When Homicide Detective Kang Oh Soo hit a dead end in his investigation of two seemly unrelated murders, except for the Tarot cards left behind at both crime scenes, he sought help from Seo Hae In, a woman with Token-object reading ability. She revealed that the killers were different in each murder, but the victims were chosen for their connection to a death of a high school boy. Later, the cases proved to have one more thing in common: the suspects have the same defense attorney, Oh Seung Ha. Seung Ha's defense for his clients severely shaken Oh Soo's conviction to catch the Tarot Card mastermind. Oh Soo was reminded that years ago he had killed a high school classmate in a fight. He was acquitted of all charges and began his life anew. Now, someone has came back to revenge the boy's wrongful death by killing those who got him off. Edit Translation.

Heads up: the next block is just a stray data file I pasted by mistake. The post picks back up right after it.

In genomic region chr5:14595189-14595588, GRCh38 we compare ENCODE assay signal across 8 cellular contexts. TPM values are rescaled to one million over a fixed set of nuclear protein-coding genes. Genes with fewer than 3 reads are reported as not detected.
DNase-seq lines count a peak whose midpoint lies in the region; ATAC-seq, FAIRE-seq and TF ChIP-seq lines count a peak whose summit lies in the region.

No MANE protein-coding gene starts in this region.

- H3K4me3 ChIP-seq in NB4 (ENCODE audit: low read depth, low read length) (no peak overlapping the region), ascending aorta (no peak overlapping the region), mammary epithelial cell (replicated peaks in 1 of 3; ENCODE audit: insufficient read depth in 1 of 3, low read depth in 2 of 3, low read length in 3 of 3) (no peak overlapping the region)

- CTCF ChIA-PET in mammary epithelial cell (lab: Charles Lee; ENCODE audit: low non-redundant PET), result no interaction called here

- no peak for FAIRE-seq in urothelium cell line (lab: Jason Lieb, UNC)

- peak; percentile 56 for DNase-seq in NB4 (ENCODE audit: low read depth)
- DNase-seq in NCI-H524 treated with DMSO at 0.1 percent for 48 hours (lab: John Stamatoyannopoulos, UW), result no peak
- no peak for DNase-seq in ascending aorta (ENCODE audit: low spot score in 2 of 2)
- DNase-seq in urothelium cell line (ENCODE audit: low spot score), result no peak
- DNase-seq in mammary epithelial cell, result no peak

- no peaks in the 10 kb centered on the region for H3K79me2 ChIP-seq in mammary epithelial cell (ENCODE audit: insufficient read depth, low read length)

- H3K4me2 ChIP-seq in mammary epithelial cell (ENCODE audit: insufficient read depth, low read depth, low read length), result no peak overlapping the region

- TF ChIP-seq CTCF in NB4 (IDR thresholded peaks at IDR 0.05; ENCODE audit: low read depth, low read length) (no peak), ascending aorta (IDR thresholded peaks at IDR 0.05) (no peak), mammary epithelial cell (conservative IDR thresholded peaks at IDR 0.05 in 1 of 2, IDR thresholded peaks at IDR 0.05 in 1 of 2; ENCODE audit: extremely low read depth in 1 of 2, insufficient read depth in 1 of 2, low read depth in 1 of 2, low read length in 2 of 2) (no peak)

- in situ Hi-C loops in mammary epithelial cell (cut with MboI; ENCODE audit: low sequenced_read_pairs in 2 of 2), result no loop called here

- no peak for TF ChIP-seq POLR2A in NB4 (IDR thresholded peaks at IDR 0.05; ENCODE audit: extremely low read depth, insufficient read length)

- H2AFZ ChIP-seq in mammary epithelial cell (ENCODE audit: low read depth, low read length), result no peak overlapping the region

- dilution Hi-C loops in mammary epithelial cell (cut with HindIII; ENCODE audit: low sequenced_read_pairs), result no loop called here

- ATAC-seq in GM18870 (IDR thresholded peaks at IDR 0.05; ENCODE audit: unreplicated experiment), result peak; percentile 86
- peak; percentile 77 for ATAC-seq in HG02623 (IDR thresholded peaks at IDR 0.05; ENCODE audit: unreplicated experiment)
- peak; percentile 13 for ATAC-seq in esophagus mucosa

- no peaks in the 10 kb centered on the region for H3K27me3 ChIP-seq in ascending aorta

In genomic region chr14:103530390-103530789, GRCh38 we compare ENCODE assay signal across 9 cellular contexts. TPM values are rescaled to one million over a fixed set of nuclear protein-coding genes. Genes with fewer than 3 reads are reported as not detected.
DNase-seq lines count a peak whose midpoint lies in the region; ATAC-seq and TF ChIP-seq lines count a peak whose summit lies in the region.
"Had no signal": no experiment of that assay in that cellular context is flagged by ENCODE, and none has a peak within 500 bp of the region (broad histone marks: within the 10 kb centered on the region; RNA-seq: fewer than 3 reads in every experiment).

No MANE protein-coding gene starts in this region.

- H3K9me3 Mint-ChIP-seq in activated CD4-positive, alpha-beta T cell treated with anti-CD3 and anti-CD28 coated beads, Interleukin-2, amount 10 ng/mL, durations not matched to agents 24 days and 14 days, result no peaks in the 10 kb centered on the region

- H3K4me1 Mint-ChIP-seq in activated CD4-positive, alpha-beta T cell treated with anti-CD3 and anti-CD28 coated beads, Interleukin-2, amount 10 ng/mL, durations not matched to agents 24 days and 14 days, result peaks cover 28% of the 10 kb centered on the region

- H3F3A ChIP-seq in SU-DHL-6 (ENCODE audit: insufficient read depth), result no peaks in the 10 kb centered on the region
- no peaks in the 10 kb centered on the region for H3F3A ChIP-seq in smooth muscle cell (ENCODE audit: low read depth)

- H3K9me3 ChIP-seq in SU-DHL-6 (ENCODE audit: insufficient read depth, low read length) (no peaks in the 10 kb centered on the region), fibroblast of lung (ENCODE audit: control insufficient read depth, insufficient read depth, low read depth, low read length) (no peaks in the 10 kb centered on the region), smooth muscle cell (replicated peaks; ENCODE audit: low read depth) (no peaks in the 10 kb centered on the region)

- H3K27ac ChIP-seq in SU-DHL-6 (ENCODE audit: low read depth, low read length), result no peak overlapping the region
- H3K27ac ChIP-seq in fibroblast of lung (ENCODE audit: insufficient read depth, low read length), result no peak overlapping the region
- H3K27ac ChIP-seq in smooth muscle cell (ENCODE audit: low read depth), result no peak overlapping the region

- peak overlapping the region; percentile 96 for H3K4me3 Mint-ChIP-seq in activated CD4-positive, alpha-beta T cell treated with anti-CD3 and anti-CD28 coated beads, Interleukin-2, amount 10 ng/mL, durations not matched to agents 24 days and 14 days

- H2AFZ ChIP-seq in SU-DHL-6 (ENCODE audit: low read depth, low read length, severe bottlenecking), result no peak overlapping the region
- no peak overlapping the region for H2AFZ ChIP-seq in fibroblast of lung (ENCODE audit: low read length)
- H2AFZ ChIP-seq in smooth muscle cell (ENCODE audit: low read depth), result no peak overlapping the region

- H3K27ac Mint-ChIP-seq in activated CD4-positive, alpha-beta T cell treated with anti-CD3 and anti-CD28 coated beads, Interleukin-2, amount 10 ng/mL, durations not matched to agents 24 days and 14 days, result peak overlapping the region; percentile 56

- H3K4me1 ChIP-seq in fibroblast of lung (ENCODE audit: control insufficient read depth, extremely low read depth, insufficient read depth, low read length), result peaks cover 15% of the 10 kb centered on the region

closed captioning for the obsessive mind
Recently re-watched Lucifer, one of my top 20 Korean dramas of all time, and it still holds firm in its position. This is a morality play, in which the reasons behind the killings are the plot line. Or rather, they are not the only bad guys. The people who made them, who drove them to such extremes, are equally culpable. In a fantastic twist, the cop hunting the killing has also committed a terrible crime in his youth — and now his dark past is coming to light as he races against time to save those who may not deserve saving. And I loved it. I loved it just as much the second time as I did the first time I watched it.
The series is the second installment of the revenge trilogy by director Park Chan-hong and writer Kim Ji-woo, after Resurrection in and followed by Shark in A string of murders brings together a conflicted detective, a psychic librarian, and a mysterious lawyer with dubious motives. Detective Kang Oh-soo Uhm Tae-woong is assigned to two seemingly unrelated murder cases, where the only clues left behind are tarot cards , with the first card meaning "judgment.